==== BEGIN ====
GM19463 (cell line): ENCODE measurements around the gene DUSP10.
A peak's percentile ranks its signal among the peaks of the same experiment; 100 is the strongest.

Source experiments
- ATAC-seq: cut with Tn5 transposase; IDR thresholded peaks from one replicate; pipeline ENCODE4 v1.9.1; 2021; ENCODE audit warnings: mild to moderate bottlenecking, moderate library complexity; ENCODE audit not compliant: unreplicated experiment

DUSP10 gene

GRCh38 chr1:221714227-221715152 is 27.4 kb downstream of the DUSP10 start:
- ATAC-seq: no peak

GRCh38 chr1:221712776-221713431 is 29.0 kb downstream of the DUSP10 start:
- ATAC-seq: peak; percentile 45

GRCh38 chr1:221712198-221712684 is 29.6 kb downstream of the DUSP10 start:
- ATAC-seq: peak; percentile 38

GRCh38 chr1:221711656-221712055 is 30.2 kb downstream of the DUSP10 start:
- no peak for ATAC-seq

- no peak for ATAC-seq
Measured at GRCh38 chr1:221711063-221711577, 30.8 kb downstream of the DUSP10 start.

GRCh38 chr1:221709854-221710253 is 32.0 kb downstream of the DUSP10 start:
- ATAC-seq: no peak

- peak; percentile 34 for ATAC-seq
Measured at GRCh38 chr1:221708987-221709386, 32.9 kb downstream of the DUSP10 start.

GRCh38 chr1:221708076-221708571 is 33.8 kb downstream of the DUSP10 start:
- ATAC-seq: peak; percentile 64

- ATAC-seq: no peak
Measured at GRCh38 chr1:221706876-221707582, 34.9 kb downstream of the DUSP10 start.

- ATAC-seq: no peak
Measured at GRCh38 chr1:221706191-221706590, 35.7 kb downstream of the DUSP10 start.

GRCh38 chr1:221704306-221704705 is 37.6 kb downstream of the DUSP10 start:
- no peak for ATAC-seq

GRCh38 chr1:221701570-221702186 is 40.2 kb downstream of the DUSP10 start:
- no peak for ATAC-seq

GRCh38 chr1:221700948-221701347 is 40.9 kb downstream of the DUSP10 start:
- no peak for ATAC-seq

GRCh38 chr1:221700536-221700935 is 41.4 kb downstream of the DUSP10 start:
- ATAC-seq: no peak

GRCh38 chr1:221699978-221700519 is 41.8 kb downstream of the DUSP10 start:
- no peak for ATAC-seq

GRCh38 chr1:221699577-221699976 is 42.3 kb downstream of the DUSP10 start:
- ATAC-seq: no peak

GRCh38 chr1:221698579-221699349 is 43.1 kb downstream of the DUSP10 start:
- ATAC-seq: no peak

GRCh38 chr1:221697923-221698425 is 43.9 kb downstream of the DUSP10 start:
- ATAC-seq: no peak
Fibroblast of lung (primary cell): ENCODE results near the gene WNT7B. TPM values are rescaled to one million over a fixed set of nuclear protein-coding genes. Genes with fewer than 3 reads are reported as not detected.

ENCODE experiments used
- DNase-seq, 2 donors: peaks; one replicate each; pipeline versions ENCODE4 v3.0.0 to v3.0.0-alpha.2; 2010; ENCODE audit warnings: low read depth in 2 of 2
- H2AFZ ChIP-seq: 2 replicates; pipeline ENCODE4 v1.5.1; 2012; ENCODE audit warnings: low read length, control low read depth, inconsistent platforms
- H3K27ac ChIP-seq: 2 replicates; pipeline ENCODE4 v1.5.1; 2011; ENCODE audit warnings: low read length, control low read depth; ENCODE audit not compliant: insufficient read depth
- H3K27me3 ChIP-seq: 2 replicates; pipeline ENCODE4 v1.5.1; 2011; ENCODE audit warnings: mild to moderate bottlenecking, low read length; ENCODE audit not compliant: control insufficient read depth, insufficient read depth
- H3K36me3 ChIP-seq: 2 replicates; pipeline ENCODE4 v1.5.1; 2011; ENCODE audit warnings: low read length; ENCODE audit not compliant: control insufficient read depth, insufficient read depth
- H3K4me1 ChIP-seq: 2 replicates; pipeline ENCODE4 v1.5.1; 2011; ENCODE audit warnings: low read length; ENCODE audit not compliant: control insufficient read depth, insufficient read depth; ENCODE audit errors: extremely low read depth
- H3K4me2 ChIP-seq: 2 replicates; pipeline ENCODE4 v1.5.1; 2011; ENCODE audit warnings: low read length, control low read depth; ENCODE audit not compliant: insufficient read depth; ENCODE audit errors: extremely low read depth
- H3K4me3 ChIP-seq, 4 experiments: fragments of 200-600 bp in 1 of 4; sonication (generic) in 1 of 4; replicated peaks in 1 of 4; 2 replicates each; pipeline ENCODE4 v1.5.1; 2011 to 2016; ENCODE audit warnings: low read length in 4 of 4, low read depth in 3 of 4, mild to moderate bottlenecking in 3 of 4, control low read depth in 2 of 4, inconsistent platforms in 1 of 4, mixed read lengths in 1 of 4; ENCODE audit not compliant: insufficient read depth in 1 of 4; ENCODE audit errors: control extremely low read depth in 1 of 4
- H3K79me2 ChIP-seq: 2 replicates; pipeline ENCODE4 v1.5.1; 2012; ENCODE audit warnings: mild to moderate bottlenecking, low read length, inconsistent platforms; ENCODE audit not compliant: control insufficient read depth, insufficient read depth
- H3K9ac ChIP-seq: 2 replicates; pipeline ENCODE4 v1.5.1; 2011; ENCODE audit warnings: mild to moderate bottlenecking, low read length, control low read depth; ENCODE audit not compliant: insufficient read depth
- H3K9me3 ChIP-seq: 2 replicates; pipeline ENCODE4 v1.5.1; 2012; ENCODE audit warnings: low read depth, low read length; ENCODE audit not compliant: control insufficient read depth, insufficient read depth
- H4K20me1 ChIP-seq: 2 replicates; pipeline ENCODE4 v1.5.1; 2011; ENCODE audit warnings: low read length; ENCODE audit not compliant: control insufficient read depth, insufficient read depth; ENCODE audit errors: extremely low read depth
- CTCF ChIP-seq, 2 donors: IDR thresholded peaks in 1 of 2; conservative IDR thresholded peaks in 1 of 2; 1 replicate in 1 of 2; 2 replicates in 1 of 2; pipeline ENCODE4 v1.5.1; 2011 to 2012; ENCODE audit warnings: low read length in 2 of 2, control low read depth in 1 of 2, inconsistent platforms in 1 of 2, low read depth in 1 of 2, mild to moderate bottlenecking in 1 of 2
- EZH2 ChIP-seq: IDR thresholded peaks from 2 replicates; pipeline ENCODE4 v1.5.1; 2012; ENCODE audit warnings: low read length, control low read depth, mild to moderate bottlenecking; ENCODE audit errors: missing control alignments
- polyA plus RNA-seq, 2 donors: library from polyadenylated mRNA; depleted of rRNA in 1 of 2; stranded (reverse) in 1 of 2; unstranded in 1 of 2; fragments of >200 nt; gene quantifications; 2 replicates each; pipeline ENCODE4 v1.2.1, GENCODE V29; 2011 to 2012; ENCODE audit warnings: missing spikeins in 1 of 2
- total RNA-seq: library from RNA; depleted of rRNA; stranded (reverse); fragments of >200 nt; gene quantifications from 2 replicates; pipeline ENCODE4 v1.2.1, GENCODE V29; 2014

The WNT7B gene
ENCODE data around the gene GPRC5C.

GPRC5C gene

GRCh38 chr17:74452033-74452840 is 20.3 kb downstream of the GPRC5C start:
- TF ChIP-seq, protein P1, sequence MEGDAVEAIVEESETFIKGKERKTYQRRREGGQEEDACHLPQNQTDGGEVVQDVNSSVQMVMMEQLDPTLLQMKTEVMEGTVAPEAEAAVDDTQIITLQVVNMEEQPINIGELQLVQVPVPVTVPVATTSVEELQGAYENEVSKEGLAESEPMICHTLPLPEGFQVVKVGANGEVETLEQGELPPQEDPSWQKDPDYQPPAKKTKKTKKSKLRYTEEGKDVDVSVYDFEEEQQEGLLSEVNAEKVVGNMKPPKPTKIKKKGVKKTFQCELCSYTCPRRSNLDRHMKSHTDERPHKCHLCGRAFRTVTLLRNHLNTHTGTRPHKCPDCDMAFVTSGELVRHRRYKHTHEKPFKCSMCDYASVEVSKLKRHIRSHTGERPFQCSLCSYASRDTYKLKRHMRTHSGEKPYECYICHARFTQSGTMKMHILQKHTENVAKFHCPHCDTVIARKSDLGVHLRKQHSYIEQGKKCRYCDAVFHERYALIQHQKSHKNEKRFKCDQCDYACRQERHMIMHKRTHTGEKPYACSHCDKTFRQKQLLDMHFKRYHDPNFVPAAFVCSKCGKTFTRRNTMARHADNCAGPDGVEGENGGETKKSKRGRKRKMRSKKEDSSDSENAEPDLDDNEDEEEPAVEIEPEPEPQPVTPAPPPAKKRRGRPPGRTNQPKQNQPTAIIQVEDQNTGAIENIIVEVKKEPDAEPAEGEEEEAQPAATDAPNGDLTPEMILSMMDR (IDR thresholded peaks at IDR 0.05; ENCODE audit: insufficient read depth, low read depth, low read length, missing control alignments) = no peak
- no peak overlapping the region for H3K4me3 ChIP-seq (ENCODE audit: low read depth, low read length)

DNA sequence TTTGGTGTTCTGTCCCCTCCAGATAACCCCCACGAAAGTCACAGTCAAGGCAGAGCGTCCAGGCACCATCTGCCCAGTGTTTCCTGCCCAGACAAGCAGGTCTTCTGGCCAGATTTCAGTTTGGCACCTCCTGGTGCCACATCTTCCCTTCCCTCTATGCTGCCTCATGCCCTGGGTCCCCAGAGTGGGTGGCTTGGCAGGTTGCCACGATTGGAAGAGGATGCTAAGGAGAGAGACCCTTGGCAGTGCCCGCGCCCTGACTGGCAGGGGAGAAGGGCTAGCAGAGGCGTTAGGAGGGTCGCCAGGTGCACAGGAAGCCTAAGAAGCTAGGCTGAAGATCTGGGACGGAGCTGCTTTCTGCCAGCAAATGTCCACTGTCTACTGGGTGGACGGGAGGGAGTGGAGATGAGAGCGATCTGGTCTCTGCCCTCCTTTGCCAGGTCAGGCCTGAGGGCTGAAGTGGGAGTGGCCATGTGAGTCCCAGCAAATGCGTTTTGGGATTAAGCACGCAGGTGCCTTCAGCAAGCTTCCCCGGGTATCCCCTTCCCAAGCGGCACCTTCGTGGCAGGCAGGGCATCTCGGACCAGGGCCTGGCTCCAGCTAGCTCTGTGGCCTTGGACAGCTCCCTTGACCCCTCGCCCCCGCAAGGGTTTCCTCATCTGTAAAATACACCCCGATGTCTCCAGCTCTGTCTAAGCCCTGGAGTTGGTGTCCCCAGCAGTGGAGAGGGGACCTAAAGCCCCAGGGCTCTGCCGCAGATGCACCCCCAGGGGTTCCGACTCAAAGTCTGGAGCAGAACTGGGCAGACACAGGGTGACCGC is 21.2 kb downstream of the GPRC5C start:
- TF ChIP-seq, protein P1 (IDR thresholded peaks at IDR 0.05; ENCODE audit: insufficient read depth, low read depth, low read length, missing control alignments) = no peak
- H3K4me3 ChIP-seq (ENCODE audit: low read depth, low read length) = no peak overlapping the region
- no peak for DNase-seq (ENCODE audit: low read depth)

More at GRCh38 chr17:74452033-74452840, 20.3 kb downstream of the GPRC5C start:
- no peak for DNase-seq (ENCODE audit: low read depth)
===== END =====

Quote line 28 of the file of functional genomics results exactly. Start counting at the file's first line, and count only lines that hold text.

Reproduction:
GRCh38 chr1:221701570-221702186 is 40.2 kb downstream of the DUSP10 start: